Galvanic Corrosion

Sacrificial anodes

What is Galvanic Corrosion?

Galvanic Corrosion, an intriguing phenomenon in the realm of materials science and metallurgy, involves an intricate interplay of electrical and chemical processes. At its core, this process hinges upon the fascinating principle that when two dissimilar metals are electrically connected, one metal becomes more susceptible to corrosion than the other. This electrochemical dance between the metals gives rise to an array of intricate reactions that can alter the physical and chemical properties of the materials involved.

Anodes ( sacrificial anodes ) when used to protect various steel strucutures is a good example of galvanic corrosion. That is when the anode corrodes to protect the structure.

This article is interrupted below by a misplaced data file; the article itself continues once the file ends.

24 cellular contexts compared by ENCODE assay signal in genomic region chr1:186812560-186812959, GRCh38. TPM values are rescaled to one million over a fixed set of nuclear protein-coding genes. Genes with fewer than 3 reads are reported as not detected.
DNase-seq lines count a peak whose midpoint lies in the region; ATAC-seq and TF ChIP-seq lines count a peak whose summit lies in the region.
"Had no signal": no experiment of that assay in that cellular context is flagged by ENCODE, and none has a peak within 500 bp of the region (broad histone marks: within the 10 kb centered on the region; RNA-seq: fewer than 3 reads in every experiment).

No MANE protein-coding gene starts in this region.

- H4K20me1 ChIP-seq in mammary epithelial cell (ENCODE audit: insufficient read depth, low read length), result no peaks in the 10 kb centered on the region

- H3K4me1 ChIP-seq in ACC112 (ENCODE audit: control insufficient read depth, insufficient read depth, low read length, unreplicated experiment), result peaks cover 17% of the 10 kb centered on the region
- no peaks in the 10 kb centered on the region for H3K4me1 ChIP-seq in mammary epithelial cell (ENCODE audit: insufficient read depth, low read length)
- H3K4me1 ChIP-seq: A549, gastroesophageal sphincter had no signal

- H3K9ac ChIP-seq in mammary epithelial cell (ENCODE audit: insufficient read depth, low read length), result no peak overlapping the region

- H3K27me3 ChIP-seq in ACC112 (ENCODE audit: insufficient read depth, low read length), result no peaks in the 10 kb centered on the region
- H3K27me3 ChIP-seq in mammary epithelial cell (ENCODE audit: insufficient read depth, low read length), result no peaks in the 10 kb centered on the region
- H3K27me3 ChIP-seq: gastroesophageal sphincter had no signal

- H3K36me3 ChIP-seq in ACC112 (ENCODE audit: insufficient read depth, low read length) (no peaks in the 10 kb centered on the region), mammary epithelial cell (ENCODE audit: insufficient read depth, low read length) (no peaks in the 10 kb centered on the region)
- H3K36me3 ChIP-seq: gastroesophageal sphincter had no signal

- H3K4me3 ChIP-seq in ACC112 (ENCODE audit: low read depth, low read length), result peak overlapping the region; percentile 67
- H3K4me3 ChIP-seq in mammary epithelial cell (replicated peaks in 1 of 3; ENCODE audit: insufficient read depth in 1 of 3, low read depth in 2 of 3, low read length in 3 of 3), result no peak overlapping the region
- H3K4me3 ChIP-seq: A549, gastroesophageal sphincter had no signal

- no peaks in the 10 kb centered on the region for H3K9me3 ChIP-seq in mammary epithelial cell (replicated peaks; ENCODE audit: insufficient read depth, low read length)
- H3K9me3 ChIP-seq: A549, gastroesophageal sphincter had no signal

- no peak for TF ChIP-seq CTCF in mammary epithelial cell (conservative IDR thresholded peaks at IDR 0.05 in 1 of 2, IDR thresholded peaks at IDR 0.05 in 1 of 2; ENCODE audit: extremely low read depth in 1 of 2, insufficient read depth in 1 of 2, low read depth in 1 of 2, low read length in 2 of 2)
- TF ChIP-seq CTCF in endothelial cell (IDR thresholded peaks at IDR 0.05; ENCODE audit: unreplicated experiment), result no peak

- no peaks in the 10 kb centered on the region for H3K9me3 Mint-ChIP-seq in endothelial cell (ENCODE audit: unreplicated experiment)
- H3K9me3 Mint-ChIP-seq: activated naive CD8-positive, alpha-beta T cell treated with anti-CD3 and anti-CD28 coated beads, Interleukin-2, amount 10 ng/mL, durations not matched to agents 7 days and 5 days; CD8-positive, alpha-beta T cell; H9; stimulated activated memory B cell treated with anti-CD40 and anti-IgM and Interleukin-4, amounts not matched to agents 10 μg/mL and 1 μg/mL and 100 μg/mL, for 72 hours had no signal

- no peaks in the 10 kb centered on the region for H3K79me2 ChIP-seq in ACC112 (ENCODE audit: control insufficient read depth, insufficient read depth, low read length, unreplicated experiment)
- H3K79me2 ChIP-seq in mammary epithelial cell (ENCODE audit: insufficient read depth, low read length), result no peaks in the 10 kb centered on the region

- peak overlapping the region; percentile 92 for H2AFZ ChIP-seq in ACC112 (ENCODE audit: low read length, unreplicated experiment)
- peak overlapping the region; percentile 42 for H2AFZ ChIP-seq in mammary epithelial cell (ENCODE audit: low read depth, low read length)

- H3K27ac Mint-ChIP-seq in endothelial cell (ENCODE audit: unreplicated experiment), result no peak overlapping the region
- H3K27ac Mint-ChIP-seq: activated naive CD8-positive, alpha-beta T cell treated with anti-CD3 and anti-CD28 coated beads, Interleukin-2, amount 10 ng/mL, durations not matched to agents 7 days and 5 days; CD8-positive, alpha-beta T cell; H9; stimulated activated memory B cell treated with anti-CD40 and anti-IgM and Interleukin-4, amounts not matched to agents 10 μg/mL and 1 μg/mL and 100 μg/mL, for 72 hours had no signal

Protection Against Galvanic Corrosion With Sacrificial Anodes

A key approach in combating galvanic corrosion involves utilizing cathodic protection systems, with the sacrificial anode emerging as a prominent solution. Crafted from a metal alloy boasting a more negative electrochemical potential than the protected metal (cathode), the sacrificial anode undergoes controlled corrosion, effectively hindering oxidation reactions on the structure's surface. Two essential prerequisites underpin the efficacy of this method, ensuring a symbiotic relationship between anode and cathode and precise material selection. This strategic deployment of sacrificial anodes presents a robust defense against galvanic corrosion, guided by electrochemical principles and engineered precision.

  • There must be a return current path ( a current path connecting the anode and the cathode )
  • An electrolyte ( water, soil, etc ) to convey the electrons.

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